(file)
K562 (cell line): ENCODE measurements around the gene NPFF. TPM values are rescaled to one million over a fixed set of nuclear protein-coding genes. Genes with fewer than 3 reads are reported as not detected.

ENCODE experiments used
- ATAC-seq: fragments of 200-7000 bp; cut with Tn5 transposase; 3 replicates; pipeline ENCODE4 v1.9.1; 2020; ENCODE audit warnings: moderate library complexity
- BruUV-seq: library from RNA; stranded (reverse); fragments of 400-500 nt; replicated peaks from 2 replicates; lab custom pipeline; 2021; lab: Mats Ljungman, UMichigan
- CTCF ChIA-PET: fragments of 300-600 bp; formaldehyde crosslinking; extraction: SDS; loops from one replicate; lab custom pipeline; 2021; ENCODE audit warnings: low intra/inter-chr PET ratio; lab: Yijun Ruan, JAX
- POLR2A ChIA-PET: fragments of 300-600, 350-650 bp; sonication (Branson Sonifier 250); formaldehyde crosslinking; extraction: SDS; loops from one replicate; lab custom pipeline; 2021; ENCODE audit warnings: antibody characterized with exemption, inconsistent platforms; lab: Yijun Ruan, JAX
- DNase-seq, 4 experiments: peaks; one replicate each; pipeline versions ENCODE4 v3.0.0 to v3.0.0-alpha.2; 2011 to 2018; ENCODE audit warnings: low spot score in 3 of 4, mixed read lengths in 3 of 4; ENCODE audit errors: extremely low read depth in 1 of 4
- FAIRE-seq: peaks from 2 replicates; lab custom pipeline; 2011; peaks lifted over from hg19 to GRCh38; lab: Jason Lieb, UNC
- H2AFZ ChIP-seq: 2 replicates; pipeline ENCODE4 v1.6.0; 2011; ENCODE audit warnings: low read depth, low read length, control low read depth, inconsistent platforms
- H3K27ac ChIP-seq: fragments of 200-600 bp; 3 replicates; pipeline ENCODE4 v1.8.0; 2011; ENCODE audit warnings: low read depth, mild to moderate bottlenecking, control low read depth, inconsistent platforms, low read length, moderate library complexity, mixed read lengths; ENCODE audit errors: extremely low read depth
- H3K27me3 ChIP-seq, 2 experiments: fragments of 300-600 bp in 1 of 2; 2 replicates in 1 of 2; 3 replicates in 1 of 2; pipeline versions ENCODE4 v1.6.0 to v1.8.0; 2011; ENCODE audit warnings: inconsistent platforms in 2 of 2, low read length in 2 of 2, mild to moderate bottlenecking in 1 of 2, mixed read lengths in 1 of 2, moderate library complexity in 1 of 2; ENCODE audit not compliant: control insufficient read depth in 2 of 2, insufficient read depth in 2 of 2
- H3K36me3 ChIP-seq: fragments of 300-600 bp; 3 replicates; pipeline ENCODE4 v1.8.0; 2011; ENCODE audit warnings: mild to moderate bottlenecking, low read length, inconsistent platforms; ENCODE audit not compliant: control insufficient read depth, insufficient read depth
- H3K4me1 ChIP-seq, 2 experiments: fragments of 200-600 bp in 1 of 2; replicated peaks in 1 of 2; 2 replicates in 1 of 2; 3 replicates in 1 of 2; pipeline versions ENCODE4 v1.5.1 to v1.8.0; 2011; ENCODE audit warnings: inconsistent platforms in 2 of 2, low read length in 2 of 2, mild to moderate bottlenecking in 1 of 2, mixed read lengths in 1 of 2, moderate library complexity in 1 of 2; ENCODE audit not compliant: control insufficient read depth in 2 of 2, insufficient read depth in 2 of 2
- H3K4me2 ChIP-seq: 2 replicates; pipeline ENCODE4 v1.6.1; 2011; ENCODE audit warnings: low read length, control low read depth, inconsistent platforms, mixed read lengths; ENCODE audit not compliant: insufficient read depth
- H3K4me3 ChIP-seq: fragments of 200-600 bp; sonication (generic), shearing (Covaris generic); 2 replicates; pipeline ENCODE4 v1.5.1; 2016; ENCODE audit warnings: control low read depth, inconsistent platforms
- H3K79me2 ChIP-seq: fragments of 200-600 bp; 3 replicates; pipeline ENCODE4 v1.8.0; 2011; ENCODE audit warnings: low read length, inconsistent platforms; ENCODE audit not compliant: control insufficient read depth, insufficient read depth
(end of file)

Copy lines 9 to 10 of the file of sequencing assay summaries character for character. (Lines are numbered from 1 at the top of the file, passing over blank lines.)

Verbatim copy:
- H2AFZ ChIP-seq: 2 replicates; pipeline ENCODE4 v1.6.0; 2011; ENCODE audit warnings: low read depth, low read length, control low read depth, inconsistent platforms
- H3K27ac ChIP-seq: fragments of 200-600 bp; 3 replicates; pipeline ENCODE4 v1.8.0; 2011; ENCODE audit warnings: low read depth, mild to moderate bottlenecking, control low read depth, inconsistent platforms, low read length, moderate library complexity, mixed read lengths; ENCODE audit errors: extremely low read depth